Life coach gives nutrition advice at ARC


Life coach Barbie Paget lead a workshop on cognition and nutrition on April 27 as part of her two-day series. (Photo by Hannah Darden)

Claire Bathory

When life coach Barbie Paget was told by her doctor that she was “too fat to hold (herself up)” after breaking her ankle earlier in her life, she made a decision to learn about what she was putting into her body.

In the third module of her success workshop, Paget emphasized that “we never want to diet” and what healthy habits people should build to control their eating.

The impact of utilizing steady breathing to engage the body’s “rest and digest” processes from her first module came back as a point in her third.

“What’s really fascinating is that when you look at the parasympathetic nervous system, digestion is calm,” Paget said.

She pointed to a study wherein a control group was given mineral water under two conditions, calm and stressed, and that the results found that less nutrients were taken in during the stressed conditions.

“If you eat in a stressed out state, you may become hungry sooner, because you aren’t absorbing the nutrients in that food,” she said.

Paget emphasized “mindful eating” as the better alternative to popular dieting strategies.

She said to ask oneself “Does this align to who I want to be as an eater?” before people go after the food in front of them.

Paget also gave advice on what to do if there’s food within arm’s reach that the eater is unsure about.

“Drink a glass of water first,” Paget advises. “Ask yourself what your body really wants.”

She also noted that if you do want that cookie or slice of pizza, to go ahead and to just be conscious of the decision.

Calories and sugar intake were both topics that she tackled, to help her audience understand the effects of what they were dealing with daily.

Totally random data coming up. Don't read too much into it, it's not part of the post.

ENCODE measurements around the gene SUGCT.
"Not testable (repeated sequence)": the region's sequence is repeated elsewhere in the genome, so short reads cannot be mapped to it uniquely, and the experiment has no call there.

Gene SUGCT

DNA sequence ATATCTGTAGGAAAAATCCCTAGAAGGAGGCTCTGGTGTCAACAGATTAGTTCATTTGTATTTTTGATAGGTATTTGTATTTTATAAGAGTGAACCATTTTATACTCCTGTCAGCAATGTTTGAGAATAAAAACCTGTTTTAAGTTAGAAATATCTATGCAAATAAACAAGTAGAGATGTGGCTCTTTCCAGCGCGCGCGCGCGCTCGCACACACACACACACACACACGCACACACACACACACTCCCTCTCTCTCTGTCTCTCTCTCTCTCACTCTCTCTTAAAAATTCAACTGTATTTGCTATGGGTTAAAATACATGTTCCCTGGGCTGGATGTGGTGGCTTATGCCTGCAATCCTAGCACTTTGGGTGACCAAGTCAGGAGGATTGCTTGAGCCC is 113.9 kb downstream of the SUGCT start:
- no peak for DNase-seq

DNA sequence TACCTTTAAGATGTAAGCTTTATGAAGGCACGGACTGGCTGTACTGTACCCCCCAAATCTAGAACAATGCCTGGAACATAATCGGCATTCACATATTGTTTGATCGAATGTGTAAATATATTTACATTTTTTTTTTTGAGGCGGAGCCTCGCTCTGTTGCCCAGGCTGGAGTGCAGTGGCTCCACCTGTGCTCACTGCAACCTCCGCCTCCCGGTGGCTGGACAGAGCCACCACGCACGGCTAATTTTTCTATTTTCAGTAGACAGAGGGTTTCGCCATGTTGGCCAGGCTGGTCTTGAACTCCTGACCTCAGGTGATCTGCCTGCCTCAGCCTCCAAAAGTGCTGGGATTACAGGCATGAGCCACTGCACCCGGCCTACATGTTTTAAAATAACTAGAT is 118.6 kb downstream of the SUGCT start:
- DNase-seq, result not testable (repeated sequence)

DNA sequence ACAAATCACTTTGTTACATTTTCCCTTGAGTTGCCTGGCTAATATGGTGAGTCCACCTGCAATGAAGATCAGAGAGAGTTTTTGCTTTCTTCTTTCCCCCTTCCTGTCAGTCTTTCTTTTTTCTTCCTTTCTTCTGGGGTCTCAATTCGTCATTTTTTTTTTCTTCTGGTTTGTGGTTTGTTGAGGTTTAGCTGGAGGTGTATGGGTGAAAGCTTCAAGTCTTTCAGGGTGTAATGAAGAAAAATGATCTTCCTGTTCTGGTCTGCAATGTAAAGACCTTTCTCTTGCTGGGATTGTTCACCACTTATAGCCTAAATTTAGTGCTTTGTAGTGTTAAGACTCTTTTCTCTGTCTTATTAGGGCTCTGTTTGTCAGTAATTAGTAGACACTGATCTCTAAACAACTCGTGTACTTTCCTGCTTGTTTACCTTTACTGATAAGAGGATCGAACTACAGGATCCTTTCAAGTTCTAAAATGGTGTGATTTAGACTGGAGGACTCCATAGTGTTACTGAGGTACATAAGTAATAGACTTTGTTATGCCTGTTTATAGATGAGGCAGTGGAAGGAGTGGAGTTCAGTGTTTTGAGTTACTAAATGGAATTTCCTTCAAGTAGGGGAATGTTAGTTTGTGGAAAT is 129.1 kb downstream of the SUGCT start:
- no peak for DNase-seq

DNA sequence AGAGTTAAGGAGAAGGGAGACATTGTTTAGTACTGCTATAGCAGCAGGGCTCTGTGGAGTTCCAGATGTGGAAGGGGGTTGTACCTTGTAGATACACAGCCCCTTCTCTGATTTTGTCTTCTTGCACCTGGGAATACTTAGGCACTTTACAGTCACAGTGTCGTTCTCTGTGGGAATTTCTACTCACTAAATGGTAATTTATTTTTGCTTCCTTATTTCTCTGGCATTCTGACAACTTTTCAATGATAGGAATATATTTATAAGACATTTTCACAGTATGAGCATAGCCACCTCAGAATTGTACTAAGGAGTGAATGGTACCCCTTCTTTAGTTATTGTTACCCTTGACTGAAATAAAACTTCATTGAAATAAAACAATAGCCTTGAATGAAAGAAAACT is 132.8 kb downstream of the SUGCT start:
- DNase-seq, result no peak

According to Paget, skipping breakfast is fine as long as people don’t snack or take calories in until their first actual meal, since calories are what start up the digestive system.

“If you don’t eat until noon, then eat your breakfast,” she said. “You have to truly fast. Black coffee, black tea, water.”

She also said that sugar impacts short term memory and results in a crash, so taking in something like candy or soda before a test would be a bad decision.

She couldn’t emphasize the importance of mindset heavily enough beyond that.

“I don’t want to just lose weight, I want to be empowered,” she said. “Say ‘I want this to be easy. I want this to be fun. I don’t want this to be a diet.’”

ARC student Desiree Castillo considered that being mindful was the most important thing she took away from the module.

“Be prepared with meals so that you (don’t have to) eat out,” Castillo said. “I know that’s my biggest problem. I don’t prepare snacks or meals when I go. I go out when I’m hungry, I eat on the urge.”

Emeralda Tidera, who was handling sign-ins for the workshop, was surprised to learn about sugar intake; whereas an intake of 20 grams a day is generally recommended, people will end up at a 140 or more on a regular day, according to Paget.
“Yeah. … the sugar, the amount of grams that we really eat, compared to what we’re supposed to be eating,” Tidera said.